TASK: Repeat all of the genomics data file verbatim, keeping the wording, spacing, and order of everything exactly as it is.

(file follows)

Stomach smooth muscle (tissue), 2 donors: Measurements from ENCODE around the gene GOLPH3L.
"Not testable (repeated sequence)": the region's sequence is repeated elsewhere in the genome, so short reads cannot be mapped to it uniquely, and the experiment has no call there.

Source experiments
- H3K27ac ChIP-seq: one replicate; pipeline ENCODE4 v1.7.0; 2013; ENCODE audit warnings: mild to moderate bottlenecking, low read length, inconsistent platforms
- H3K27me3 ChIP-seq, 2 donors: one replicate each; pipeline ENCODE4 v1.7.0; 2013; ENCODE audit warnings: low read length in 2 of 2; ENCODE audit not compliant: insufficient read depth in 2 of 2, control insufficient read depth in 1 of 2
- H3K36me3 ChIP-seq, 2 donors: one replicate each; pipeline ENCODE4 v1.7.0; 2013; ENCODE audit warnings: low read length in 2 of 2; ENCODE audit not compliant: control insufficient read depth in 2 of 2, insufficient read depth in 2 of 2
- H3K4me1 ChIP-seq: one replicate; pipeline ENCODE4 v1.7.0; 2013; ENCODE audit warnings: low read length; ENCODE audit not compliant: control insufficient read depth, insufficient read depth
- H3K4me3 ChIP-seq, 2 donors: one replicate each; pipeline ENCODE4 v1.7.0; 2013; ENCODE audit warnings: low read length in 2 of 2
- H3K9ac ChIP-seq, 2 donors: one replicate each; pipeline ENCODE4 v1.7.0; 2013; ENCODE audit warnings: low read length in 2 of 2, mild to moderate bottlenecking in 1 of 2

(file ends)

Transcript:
Stomach smooth muscle (tissue), 2 donors: Measurements from ENCODE around the gene GOLPH3L.
"Not testable (repeated sequence)": the region's sequence is repeated elsewhere in the genome, so short reads cannot be mapped to it uniquely, and the experiment has no call there.

Source experiments
- H3K27ac ChIP-seq: one replicate; pipeline ENCODE4 v1.7.0; 2013; ENCODE audit warnings: mild to moderate bottlenecking, low read length, inconsistent platforms
- H3K27me3 ChIP-seq, 2 donors: one replicate each; pipeline ENCODE4 v1.7.0; 2013; ENCODE audit warnings: low read length in 2 of 2; ENCODE audit not compliant: insufficient read depth in 2 of 2, control insufficient read depth in 1 of 2
- H3K36me3 ChIP-seq, 2 donors: one replicate each; pipeline ENCODE4 v1.7.0; 2013; ENCODE audit warnings: low read length in 2 of 2; ENCODE audit not compliant: control insufficient read depth in 2 of 2, insufficient read depth in 2 of 2
- H3K4me1 ChIP-seq: one replicate; pipeline ENCODE4 v1.7.0; 2013; ENCODE audit warnings: low read length; ENCODE audit not compliant: control insufficient read depth, insufficient read depth
- H3K4me3 ChIP-seq, 2 donors: one replicate each; pipeline ENCODE4 v1.7.0; 2013; ENCODE audit warnings: low read length in 2 of 2
- H3K9ac ChIP-seq, 2 donors: one replicate each; pipeline ENCODE4 v1.7.0; 2013; ENCODE audit warnings: low read length in 2 of 2, mild to moderate bottlenecking in 1 of 2